Lockdown Walk


 On my daily walks I have been exploring my neighbourhood and over the weeks yarn bombing has taken hold of the street furniture. Knitted and crochet sleeves cover the sign posts, garden gates hang decorations and windows display rainbow-tastic tasselled creations.  I imagine an army of knitters called to duty with the task to produce these gems or maybe it's a lone crafter on their own crusade? As well as brightening up the scenery, they bring optimism and a smile and every day I look forward to discovering more as I hunt for the next brightly coloured treasure. 

        IMG 9326          IMG 9351          IMG 9356 1 

        IMG 9359 1          IMG 9353         IMG 9327

      IMG 9331   IMG 9329    IMG 9361    IMG 9349 1

Planning Awards 2020 SHORTLISTED Chatham Placemaking Project

planningAwards shortlist   

Some positive news in these uncertain times, FrancisKnight are delighted to announce that the Chatham Placemaking Project has been shortlisted for the Planning Awards 2020 in the award category for best use of arts, culture or sport in placemaking. This is a true recognition of the talented, creative artists’ team that connected, celebrated and gave voice to the past, present and future communities that made the Chatham Placemaking project such a success.

Medway Council were awarded £4 million government funding for Chatham Placemaking Project, a public realm scheme to regenerate a pedestrian route from the station to the town centre. Asequential route of connected locations and points was proposed with improvements at Chatham Station, New Cut Junction, St John's Square, Lower Railway Street and Military Square.  FrancisKnight, Public Art Consultants were appointed by Medway Council to commission artists to identify and scope creative public realm opportunities along the route. They commissioned Lead Artist Christopher Tipping to collaborate with the design team, LDA Design and Project Centre, on design solutions that resulted in permanent public art interventions as a compelling resolution to the regeneration of the public realm.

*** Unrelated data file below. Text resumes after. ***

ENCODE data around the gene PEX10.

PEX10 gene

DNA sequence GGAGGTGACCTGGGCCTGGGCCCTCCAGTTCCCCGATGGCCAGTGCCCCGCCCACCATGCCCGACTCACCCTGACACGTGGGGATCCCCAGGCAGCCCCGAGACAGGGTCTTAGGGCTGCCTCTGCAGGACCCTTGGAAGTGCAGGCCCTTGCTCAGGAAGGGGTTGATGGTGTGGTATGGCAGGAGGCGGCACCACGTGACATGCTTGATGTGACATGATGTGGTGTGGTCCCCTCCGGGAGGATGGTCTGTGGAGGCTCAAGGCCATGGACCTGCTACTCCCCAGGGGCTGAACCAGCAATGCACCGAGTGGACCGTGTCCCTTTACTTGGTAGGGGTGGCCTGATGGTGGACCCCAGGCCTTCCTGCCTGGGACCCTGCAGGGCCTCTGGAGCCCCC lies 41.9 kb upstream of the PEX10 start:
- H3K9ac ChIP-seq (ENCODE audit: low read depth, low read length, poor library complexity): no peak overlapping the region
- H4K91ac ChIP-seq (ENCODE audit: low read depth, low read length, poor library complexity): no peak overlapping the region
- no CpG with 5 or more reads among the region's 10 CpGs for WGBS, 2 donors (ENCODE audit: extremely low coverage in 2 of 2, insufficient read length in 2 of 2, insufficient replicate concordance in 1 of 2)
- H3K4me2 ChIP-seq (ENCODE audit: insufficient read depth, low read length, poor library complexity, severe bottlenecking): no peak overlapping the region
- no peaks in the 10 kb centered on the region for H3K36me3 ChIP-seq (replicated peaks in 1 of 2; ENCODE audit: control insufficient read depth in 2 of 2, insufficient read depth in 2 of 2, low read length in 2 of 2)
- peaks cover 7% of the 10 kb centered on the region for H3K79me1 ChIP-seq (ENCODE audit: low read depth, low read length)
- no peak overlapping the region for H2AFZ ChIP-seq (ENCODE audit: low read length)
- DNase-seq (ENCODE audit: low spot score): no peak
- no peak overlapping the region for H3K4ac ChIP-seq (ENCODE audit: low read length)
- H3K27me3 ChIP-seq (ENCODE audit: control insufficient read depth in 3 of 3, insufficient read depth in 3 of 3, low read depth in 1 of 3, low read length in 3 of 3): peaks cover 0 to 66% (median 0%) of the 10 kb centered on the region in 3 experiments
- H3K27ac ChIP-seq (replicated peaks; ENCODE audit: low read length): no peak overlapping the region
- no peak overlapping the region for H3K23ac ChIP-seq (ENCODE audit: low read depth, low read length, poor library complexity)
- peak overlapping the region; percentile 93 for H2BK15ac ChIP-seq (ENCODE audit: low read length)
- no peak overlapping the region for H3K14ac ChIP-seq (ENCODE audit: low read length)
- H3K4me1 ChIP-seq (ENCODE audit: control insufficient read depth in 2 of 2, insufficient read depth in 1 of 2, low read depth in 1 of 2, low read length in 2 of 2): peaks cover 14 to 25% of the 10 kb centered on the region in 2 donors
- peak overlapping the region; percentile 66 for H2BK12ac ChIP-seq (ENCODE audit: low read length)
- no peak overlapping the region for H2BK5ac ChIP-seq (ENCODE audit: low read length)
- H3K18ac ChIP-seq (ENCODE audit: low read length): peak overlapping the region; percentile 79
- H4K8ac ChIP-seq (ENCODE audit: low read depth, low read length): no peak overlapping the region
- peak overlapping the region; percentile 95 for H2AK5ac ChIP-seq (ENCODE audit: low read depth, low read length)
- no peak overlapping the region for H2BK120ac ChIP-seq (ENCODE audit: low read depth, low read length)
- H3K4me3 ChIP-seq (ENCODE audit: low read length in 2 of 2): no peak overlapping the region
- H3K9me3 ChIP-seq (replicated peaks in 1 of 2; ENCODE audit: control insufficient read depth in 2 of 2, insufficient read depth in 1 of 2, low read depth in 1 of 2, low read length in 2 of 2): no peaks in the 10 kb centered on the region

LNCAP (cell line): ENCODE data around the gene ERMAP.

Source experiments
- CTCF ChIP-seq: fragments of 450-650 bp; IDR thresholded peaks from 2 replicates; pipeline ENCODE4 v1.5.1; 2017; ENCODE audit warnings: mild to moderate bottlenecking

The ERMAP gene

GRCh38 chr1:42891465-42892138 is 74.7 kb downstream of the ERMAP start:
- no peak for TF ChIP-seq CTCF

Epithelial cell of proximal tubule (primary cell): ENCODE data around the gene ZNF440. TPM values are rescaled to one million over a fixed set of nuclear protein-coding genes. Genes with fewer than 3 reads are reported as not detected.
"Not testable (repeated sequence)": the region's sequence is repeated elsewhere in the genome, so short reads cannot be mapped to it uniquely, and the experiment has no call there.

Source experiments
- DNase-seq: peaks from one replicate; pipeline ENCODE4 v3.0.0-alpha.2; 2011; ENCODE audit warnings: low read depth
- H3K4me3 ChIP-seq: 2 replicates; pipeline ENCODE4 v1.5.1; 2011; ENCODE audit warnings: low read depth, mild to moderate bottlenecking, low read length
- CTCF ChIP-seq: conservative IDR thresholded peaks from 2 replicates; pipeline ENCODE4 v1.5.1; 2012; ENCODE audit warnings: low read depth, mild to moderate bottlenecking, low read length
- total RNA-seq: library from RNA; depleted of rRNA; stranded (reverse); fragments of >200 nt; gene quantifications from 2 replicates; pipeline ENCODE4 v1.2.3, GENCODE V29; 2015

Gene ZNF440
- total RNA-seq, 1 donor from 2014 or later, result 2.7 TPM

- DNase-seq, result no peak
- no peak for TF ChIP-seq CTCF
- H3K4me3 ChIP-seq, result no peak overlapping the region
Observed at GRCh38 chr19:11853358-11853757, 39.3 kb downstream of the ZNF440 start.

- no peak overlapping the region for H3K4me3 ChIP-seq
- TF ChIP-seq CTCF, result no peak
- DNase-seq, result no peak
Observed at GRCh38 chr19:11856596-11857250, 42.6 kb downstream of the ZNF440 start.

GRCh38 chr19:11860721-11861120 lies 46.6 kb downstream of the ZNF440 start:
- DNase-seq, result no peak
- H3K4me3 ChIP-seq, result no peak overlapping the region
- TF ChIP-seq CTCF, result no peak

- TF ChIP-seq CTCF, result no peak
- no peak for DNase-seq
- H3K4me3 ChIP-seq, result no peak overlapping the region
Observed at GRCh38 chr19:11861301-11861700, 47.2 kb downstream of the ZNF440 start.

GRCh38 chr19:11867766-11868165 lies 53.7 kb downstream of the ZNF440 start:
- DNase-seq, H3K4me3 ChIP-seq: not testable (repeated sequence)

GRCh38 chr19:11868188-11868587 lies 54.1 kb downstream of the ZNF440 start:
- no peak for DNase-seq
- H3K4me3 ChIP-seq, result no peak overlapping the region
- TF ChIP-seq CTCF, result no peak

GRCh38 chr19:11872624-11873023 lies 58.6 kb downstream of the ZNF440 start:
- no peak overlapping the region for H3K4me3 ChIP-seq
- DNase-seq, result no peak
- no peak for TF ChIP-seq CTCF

The artist team was expanded to work alongside Christopher Tipping including Writer Rob Young, Printmaker Xtina Lamb, Filmmaker Simon Williams and Furniture Maker Andrew Lapthorn. Together the team developed a community engagement programme with artist led workshops, school activity and community consultation inviting local people to contribute their stories, share personal photographs and archive material. 

The resulting work begins at Chatham Station with text embedded into the extra wide kerbs resonant of Chatham’s Historic Dockyard; this detail continues along the route. Seating, with timbers donated from the dockyard are placed at New Cut with historical and anecdotal text in the paving. A set of curved granite steps with wave step ends sandblasted with conversations and stories at St John’s Square open up the vista towards the town centre.  Lower Railway Street has new street benches on improved paving laid in a herringbone pattern to reflect the tailors and outfitters that once traded in the town. Text laid into the extra wide kerb detail acknowledges a variety of retailers past and present.  Finally, Military Square features an installation of 400 bespoke radius-cut artscape blocks of granite set into a 17m diameter circle. 

The use of materials, historic, physical and social influences in the public realm has created a contemporary streetscape with a connected, positive journey that is bold, attractive and more convivial. Chatham Placemaking celebrates a sense of place with the community by embeddingtext and pattern with a mix of eavesdrops, stories and historic fact to create a play of words, which suggests that what makes a town, is the people and their voices - however small, quiet and ordinary.

May You Live In Interesting Times